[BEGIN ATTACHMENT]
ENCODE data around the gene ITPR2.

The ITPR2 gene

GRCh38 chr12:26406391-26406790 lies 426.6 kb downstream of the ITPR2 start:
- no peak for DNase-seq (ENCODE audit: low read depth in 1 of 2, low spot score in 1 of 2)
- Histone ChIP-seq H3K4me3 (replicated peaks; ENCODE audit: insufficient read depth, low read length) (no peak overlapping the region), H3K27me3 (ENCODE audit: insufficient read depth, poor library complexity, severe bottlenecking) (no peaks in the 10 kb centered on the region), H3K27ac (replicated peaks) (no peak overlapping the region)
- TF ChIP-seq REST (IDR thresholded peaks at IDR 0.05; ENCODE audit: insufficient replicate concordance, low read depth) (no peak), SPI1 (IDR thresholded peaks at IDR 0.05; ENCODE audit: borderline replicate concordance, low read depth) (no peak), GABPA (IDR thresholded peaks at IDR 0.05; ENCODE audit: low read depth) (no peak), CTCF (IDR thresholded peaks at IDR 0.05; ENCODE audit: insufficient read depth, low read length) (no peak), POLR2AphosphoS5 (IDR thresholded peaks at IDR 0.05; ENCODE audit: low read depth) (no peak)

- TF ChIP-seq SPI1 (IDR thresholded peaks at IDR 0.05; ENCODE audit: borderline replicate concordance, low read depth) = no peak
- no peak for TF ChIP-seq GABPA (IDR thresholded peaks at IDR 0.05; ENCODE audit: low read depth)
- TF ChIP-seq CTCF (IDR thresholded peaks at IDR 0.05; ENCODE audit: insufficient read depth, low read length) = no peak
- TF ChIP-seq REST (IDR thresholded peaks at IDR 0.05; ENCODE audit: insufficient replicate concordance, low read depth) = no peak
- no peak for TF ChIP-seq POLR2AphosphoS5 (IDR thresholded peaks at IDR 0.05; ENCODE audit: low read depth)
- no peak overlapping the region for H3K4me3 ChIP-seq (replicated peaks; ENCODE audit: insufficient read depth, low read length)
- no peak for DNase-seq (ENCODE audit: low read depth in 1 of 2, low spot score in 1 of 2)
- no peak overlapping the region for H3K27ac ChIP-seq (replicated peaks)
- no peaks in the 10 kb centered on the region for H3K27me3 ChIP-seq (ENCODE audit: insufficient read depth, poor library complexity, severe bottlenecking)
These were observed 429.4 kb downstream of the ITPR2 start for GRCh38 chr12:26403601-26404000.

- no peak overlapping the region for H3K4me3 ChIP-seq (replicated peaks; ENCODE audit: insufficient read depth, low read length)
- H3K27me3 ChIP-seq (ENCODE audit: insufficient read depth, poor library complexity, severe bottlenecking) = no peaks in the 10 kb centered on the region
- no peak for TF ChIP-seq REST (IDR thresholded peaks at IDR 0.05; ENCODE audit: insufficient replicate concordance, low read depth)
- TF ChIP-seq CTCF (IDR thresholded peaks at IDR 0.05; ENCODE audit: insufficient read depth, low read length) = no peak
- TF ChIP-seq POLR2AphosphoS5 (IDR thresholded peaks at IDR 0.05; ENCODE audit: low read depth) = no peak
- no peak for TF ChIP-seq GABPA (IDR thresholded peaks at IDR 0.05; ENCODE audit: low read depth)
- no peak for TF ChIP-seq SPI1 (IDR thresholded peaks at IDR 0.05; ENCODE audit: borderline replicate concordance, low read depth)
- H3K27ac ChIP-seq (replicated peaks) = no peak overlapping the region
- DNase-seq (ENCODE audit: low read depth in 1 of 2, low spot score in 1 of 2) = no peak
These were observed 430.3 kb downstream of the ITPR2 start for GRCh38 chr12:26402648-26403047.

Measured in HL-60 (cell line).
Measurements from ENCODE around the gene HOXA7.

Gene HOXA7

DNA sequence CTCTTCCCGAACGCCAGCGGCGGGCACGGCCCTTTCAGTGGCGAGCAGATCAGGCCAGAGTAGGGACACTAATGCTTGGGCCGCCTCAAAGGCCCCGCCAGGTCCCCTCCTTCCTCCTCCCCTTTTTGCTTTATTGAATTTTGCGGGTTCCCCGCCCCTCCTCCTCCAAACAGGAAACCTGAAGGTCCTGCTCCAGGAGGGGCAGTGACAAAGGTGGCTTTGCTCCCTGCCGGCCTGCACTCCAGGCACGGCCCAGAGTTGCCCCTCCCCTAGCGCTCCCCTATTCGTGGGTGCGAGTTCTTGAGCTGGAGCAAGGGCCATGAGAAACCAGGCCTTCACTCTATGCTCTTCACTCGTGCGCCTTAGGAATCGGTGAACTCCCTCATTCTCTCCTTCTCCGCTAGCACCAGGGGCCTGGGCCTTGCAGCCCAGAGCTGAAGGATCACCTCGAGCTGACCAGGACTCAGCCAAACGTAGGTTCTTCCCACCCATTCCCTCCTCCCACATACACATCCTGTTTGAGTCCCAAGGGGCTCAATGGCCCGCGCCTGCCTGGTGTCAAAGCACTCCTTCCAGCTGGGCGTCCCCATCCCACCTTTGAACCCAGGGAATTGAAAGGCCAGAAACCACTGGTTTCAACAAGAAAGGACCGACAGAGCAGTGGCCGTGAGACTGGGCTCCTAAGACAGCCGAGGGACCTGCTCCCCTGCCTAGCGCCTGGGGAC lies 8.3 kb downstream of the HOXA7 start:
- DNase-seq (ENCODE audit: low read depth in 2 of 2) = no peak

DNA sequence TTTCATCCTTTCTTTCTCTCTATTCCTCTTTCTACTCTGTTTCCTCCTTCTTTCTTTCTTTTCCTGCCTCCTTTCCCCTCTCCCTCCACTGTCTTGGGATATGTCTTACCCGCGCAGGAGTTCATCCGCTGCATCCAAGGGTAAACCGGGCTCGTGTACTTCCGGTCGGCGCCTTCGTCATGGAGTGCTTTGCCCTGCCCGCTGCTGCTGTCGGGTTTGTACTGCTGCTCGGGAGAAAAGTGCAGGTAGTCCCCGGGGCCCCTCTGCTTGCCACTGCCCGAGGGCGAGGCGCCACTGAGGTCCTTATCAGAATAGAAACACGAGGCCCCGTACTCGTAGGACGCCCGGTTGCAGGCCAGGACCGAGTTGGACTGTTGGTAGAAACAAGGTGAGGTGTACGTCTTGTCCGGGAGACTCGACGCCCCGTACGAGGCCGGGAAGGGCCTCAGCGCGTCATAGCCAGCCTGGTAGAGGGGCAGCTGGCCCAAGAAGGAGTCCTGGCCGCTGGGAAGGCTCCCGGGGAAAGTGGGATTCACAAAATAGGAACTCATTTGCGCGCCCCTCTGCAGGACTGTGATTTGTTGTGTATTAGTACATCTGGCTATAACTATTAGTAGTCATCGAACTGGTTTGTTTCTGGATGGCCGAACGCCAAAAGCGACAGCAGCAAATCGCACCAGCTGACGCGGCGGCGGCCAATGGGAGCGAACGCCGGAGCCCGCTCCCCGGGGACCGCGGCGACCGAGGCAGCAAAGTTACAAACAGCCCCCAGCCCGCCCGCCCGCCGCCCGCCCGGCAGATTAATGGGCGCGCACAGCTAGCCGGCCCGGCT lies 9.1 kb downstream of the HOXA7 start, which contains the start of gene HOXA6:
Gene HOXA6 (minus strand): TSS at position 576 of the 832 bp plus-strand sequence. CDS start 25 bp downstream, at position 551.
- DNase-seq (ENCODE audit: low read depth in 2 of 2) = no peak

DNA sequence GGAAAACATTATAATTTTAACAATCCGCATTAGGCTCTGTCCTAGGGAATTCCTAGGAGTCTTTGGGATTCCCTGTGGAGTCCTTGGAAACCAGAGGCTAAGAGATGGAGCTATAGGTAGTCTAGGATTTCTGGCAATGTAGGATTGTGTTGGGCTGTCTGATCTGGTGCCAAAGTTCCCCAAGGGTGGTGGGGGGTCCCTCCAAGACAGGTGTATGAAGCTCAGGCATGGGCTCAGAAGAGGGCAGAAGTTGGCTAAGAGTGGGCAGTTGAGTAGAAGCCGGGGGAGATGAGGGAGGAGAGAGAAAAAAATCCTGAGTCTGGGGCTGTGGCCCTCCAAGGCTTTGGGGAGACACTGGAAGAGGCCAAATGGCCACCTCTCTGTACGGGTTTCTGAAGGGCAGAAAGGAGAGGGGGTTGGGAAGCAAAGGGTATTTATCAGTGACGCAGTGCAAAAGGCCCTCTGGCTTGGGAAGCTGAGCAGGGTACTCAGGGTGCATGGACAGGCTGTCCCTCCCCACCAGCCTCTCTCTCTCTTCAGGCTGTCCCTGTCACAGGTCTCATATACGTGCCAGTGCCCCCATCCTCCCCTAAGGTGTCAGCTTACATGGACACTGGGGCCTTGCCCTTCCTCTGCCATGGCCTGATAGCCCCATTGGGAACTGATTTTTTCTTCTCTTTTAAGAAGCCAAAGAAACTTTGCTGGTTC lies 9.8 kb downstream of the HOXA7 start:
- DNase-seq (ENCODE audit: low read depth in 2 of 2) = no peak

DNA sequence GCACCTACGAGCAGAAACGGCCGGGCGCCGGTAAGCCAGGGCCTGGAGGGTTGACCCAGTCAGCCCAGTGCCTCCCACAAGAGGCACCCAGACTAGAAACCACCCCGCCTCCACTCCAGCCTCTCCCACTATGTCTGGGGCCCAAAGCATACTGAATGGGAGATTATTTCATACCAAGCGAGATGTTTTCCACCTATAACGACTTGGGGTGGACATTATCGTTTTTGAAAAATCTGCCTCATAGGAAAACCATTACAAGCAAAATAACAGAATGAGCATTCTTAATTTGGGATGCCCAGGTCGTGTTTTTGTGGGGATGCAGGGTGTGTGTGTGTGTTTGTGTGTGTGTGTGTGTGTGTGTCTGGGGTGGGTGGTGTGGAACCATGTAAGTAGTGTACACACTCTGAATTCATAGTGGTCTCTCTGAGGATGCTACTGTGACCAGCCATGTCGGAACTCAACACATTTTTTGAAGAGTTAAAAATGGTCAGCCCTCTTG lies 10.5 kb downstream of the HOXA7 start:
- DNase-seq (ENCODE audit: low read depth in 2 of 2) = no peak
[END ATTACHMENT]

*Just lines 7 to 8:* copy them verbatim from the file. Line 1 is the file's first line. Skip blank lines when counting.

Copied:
- TF ChIP-seq SPI1 (IDR thresholded peaks at IDR 0.05; ENCODE audit: borderline replicate concordance, low read depth) = no peak
- no peak for TF ChIP-seq GABPA (IDR thresholded peaks at IDR 0.05; ENCODE audit: low read depth)